The police started arresting bar patrons and employees who were violating the law about gender-appropriate clothing. When an officer clubbed a Black lesbian named Stormé DeLarverie over the head for complaining that her handcuffs were too tight, the crowd that had gathered outside the club had enough.

Marsha P. Johnson, a Black drag queen, and Sylvia Rivera, a Latinx queen, were two of the first to actively resist the police that night, throwing bricks, bottles, and shot glasses at officers. Their actions sparked six days of riots in the neighborhood surrounding the Stonewall Inn and galvanized the nascent gay rights movement in the United States.

Johnson and Rivera later started Street Transvestite Action Revolutionaries (STAR,) an organization dedicated to serving young, homeless drag queens and trans women of color. Sadly, today queer people of color and especially trans and gender nonconforming people of color continue to be the most vulnerable members of the queer community, despite the fact that we have Johnson and Rivera to thank for so much of our achievements since 1969.

Transgender people of color face the highest rates of violent crime.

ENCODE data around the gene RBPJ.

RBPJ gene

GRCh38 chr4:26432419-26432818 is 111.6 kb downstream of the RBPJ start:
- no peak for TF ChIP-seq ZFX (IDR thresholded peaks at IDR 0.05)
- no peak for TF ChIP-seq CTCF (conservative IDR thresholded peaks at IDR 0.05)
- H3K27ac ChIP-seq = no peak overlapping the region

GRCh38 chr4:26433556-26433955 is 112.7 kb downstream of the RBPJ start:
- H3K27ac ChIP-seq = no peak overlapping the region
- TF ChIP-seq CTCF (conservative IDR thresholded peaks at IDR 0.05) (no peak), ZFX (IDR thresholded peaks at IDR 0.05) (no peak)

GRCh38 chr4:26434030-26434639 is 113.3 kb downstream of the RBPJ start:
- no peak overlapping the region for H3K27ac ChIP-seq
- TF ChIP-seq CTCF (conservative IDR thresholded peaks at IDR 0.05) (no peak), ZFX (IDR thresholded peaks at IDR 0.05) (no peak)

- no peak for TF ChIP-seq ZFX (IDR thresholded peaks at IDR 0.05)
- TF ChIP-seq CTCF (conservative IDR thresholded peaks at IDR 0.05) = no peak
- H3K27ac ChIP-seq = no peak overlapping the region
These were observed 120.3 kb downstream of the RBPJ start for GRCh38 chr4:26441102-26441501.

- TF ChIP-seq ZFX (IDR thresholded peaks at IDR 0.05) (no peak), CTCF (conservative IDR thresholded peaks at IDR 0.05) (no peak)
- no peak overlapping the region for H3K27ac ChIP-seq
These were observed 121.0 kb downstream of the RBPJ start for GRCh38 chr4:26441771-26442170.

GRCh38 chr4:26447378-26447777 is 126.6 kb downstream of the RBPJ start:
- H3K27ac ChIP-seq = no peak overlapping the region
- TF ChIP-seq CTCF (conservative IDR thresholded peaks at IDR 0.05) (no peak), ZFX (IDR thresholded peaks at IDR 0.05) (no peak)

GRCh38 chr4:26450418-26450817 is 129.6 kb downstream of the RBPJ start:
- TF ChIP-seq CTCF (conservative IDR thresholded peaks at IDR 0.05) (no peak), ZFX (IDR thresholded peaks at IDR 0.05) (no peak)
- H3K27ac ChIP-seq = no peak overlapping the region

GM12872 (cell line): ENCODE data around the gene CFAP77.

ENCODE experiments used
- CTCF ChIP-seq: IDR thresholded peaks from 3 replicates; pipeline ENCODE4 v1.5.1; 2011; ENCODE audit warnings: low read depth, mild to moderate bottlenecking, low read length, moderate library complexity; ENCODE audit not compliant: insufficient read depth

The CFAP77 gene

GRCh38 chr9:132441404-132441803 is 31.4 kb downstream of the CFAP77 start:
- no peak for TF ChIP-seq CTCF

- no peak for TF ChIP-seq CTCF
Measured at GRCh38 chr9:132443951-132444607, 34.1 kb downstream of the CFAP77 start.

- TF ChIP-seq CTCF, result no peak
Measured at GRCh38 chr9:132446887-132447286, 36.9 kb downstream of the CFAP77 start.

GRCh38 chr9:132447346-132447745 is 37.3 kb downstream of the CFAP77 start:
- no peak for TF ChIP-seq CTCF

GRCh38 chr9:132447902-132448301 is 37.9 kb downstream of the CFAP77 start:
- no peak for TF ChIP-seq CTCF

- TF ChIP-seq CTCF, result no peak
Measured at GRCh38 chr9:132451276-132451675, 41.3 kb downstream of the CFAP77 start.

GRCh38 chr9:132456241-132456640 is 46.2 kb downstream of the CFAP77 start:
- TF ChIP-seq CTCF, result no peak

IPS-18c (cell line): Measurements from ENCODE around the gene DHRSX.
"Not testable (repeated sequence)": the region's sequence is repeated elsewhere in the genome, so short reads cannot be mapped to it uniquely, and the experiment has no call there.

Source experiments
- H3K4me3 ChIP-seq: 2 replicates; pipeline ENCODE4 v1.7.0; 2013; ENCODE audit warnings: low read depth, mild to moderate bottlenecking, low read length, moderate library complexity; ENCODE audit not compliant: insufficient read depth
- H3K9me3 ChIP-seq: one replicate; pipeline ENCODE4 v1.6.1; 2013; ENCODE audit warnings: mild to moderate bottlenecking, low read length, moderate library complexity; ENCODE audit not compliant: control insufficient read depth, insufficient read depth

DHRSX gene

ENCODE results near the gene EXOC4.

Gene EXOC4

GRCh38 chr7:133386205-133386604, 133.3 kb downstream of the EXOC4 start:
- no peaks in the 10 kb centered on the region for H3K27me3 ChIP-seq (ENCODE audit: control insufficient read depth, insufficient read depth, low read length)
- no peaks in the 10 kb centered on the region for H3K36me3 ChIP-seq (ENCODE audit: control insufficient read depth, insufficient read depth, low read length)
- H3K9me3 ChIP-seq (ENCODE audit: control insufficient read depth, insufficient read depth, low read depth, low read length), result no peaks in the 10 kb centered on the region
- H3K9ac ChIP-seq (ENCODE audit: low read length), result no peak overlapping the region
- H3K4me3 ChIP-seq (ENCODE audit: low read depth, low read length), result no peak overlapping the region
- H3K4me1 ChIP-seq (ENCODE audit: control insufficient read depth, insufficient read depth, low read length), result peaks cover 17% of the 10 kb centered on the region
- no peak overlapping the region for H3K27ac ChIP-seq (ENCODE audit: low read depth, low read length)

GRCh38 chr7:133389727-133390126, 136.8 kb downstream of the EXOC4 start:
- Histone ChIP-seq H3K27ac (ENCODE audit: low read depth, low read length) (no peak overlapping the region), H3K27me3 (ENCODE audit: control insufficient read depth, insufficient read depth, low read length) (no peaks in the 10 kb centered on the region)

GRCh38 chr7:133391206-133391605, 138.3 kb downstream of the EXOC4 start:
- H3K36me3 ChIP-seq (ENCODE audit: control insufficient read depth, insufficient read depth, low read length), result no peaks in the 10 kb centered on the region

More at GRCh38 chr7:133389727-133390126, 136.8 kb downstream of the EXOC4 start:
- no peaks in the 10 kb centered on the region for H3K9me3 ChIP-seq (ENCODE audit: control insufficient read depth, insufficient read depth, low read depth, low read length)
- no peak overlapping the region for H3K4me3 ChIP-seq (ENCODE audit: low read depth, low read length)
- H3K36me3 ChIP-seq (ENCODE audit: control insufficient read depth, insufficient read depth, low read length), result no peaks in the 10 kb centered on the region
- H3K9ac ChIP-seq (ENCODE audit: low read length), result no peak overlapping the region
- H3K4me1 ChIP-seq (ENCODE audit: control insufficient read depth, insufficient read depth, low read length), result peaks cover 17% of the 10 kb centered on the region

Today, 60% of the victims of anti-LGBTQ violence and anti-HIV
crimes are people of color, despite the fact that people of color make up only 38% of the U.S. population. Likewise, while only about 3.5% of the U.S. population is composed of undocumented immigrants, they made up 17% of the victims in this study. It’s hard to get definite numbers on hate crimes, so there is certainly a margin for error in these numbers, but the trends here are clear and disturbing. 

Despite the rising acceptance of the LGBTQ+ community in many parts of the country, rates of homicide against our community are also rising. And as you may have guessed by now, those rates are especially high for trans and queer people of color. Transgender people of color face the highest rates of violent crime of all queer people. The majority of victims of anti-LGBTQ violence said that police were “hostile” or “indifferent” when they reported the crimes.

As a result, many choose not to report, so the numbers are likely worse than we know.